born in 1834. He was reared and educated in his native country, and came 
to California, landing on February 11, 1861, when twenty-six years old, 
settling on the Twelve Mile Farm, in this county. Mr. Ashburner's father was 
a breeder of short-horn cattle, and the former having had an early and large 
experience in the methods pursued, and having observed the advantages of 
raising this class of cattle, brought with him from England five short-horns and 
three Devons for Mr. Parrott, the San Francisco banker. Shortly after his 
arrival here, Mr. Ashburner began the purchase and breeding of short-horn 
cattle, making his first purchase at the State Fair in 1867. He then bought a 
herd from Egbert Judson in 1871, and in 1875 went to England, returning 
with five pure bred short-horn heifers and two bulls, which cost him, when 
landed on this coast, over $5000. The first thoroughbred cow, now living, 
raised by Mr. Ashburner, was " Sarah," calved August 24, 1869; and " Gar- 
land," one of the finest specimens of the short-horn breed in the State, also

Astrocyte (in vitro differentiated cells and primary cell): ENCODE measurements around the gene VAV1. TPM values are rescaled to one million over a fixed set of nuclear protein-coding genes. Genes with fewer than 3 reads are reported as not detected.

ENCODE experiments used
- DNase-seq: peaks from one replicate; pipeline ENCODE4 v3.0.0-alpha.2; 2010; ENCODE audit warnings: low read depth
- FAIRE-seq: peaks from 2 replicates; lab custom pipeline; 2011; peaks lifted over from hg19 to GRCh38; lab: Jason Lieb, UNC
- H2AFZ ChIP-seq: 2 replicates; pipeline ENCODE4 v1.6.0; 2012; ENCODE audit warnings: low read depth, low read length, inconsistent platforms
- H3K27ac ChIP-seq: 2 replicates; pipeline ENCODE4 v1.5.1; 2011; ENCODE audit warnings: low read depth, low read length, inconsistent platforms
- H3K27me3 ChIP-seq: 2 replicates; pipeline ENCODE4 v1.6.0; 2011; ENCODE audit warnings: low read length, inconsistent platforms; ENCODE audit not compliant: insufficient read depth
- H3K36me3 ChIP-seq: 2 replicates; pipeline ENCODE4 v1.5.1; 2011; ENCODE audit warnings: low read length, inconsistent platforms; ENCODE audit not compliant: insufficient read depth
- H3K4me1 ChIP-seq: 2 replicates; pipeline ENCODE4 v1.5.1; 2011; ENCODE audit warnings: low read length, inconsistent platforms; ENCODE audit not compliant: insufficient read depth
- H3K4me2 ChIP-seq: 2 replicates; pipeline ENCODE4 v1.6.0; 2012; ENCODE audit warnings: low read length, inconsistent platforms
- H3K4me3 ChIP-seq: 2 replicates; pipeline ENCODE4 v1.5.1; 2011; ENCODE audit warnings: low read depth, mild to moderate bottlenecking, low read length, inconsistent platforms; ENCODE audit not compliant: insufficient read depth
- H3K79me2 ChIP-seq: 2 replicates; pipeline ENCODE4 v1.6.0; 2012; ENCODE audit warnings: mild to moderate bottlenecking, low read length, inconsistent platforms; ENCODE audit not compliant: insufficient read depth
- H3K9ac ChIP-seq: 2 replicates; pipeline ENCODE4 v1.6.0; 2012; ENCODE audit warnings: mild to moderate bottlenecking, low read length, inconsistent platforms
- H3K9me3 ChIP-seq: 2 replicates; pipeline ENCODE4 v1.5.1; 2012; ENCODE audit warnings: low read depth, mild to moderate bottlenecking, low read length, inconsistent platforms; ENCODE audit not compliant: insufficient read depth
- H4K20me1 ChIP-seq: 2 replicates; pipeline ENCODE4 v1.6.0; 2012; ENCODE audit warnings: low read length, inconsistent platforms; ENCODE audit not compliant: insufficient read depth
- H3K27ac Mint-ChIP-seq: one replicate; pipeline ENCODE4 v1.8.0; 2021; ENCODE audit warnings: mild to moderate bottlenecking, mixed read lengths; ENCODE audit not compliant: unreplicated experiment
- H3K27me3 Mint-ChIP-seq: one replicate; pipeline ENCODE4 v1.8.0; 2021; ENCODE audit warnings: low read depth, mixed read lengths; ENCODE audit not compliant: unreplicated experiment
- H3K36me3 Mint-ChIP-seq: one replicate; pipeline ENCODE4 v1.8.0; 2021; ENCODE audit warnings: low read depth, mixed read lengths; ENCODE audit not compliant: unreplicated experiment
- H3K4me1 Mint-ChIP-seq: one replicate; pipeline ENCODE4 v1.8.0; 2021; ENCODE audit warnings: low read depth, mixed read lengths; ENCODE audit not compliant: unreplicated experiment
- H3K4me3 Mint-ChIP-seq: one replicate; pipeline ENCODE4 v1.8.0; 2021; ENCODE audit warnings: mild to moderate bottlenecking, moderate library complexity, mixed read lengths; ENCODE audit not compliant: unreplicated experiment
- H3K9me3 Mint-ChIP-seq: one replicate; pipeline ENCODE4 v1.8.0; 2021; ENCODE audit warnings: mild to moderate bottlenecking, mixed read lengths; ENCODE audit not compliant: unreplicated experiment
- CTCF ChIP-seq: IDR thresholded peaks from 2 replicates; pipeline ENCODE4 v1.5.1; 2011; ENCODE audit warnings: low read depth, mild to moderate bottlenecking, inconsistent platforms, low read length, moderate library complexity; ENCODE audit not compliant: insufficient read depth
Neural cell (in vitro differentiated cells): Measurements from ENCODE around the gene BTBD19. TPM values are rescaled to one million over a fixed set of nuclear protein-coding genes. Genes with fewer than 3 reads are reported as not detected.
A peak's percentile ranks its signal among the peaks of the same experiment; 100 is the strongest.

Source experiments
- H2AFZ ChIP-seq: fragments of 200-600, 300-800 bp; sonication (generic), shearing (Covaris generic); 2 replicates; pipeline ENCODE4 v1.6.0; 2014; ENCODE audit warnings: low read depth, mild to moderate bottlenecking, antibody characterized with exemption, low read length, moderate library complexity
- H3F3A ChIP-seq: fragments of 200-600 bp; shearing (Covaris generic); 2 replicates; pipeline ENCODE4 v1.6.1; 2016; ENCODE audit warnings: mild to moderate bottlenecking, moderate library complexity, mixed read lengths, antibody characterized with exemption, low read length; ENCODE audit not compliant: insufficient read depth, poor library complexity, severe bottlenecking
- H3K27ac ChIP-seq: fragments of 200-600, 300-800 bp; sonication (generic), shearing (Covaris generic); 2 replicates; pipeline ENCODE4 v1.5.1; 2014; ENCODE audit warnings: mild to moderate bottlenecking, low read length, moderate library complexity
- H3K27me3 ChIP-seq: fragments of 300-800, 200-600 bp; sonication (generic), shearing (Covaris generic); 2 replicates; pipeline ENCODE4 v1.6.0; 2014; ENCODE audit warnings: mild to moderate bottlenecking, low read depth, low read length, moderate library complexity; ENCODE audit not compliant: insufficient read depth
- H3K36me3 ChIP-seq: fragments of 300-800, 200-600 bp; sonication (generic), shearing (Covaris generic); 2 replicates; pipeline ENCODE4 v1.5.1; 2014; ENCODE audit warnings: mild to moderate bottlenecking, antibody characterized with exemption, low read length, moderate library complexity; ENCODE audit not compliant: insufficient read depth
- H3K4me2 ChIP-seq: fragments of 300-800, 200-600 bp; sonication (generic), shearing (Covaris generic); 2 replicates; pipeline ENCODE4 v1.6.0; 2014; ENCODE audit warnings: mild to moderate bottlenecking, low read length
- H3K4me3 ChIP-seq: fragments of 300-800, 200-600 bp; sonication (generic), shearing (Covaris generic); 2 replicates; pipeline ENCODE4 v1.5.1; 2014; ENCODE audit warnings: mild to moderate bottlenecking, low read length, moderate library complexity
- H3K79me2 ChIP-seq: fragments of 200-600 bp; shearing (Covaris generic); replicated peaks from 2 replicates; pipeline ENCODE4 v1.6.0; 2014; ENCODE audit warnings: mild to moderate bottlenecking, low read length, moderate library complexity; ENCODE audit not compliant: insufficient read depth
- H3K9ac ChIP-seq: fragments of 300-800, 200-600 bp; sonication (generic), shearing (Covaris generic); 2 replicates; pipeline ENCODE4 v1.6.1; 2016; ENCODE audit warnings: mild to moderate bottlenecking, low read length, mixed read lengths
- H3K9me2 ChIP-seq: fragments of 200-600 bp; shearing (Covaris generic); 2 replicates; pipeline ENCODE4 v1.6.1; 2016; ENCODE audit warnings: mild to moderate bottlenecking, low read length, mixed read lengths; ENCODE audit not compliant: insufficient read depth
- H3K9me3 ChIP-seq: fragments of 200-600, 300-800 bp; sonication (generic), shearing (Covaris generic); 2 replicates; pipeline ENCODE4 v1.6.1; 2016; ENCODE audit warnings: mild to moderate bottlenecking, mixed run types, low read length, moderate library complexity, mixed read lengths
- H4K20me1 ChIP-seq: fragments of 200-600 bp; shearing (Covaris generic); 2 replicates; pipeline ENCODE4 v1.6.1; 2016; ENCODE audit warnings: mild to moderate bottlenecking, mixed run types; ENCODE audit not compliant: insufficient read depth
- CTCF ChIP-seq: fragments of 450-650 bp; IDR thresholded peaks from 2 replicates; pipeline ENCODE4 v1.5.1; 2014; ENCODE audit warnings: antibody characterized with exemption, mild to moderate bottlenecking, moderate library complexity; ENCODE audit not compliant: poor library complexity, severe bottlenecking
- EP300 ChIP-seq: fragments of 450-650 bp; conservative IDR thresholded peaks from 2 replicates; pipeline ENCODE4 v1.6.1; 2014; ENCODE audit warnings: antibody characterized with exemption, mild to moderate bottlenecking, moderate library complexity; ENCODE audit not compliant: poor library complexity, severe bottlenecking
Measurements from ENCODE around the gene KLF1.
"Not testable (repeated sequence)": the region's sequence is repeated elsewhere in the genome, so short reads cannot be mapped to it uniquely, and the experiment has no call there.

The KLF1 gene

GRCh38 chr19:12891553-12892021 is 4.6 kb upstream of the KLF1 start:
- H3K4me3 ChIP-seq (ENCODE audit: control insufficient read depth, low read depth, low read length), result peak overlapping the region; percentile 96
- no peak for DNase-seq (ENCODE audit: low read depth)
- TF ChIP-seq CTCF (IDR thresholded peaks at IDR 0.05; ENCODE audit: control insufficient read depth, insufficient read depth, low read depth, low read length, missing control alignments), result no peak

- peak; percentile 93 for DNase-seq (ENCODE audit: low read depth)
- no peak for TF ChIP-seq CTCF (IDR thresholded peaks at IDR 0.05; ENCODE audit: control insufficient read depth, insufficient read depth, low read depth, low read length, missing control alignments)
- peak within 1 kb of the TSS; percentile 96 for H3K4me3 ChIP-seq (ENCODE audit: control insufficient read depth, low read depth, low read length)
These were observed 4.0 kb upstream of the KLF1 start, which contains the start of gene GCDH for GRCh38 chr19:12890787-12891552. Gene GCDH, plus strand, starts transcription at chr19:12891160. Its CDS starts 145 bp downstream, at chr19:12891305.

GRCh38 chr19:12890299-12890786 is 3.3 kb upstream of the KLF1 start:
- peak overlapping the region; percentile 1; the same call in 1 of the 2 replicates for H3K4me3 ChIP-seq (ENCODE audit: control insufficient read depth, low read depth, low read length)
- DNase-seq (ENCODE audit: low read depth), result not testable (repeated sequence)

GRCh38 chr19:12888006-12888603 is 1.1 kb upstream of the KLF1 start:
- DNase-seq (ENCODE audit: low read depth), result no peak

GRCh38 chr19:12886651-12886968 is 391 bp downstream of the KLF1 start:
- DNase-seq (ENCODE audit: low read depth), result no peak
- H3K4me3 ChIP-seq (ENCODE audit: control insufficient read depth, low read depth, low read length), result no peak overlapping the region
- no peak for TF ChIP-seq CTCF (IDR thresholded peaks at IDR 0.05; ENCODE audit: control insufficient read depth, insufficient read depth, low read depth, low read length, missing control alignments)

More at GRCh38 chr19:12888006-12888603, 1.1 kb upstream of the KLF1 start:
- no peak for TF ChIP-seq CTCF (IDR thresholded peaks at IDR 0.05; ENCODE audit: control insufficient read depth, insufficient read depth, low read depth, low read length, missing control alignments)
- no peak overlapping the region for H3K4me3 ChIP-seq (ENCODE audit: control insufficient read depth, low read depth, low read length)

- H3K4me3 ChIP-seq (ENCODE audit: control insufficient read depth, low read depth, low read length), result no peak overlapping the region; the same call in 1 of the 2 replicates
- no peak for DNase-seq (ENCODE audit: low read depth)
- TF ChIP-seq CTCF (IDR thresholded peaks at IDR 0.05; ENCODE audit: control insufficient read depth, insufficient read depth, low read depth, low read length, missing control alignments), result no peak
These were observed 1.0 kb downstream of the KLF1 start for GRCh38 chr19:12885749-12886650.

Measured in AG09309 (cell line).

the property of Mr. Ashburner, was born September 2, 1872. He has now 
about ninety head of thoroughbred cattle, and the same number graded with 
four or five crosses of pure short-horn blood. His place is known as the Baden 
Stock Farm, and is near the railroad station of that name. 

Lafayette Chandler. Is a a native of Kennebec county, Maine, and was 
born May 23, 1836. He was reared and educated in his native State, leaving 
his home when sixteen years of age for California, arriving in San Francisco, 
via the Nicaragua route, on the steamship S. S. Lewis. His arrival off 
the Golden Gate was the prelude to a startling adventure, the ship going 
ashore on a reef of rocks, during a prevailing fog. Fortunately all the pas- 
sengers were safely landed in the small boats. The date of Mr. Chandler's 
arrival in San Francisco was April, 1853. He shortly after proceeded by 
steamer to Santa Cruz, where he lived until the fall of the same year, when he 
came to Pescadero, remaining about two months and returning to Santa Cruz. 
He again visited San Mateo county, locating at Searsville, and afterwards, in 
partnership with his cousin, purchasing his present ranch at Pescadero. This 
has been his permanent home ever since, with the exception of three years 


which he spent in Idaho and Washington territories, and a visit of six months 
to the eastern states, in 1867. He is engaged in dairying, and owns a dairy